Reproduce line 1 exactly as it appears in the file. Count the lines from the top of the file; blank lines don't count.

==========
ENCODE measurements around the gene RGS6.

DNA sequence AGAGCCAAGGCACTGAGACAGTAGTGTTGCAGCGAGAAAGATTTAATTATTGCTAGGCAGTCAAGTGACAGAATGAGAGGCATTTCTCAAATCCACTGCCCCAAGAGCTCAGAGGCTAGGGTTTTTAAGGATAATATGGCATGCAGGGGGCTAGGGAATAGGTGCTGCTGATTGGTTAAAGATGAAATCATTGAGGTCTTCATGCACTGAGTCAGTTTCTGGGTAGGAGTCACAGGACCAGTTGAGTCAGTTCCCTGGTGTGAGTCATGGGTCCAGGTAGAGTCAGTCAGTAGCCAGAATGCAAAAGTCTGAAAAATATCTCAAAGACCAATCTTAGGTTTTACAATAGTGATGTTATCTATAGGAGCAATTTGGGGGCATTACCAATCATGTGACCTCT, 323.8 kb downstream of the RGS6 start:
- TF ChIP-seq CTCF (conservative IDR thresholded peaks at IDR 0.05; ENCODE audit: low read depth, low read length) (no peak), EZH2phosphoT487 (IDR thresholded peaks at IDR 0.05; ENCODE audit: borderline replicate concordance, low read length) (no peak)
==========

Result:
ENCODE measurements around the gene RGS6.